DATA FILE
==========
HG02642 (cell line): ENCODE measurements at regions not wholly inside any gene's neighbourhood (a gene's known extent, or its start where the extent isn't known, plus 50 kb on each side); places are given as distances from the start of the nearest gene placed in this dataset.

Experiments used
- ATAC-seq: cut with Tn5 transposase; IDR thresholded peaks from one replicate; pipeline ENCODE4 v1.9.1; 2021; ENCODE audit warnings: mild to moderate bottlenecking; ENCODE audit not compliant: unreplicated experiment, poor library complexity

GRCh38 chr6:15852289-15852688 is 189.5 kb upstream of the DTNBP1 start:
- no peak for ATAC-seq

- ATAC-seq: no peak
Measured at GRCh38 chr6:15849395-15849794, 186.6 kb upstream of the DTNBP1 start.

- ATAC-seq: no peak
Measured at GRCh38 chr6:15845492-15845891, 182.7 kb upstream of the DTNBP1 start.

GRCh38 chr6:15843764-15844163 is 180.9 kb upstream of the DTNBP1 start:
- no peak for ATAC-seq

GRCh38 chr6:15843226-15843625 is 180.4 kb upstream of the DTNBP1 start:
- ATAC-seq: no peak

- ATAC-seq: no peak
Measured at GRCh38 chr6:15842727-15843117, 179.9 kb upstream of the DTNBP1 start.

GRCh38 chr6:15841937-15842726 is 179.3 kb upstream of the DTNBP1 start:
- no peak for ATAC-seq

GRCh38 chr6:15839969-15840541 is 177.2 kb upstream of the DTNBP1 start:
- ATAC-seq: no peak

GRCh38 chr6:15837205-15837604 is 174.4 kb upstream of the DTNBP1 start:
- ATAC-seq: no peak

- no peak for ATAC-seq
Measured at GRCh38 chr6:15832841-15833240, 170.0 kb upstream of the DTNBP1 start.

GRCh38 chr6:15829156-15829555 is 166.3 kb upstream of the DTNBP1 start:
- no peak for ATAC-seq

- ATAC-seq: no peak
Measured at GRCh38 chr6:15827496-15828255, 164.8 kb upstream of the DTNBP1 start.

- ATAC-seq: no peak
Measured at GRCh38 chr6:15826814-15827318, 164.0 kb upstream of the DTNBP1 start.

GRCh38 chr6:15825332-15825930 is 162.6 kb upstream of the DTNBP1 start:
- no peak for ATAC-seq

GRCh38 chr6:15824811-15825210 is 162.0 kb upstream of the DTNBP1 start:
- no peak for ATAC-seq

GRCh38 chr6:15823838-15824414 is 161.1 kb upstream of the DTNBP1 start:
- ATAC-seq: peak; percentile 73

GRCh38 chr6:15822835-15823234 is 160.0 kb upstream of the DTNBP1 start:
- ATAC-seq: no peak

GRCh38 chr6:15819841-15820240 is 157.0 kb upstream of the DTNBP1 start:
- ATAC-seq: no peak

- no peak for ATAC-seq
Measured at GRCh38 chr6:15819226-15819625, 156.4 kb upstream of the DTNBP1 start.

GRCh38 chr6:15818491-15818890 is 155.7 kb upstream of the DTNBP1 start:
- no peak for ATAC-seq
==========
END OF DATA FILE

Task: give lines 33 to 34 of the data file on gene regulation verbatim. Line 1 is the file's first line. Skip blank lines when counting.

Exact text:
- no peak for ATAC-seq

GRCh38 chr6:15823838-15824414 is 161.1 kb upstream of the DTNBP1 start: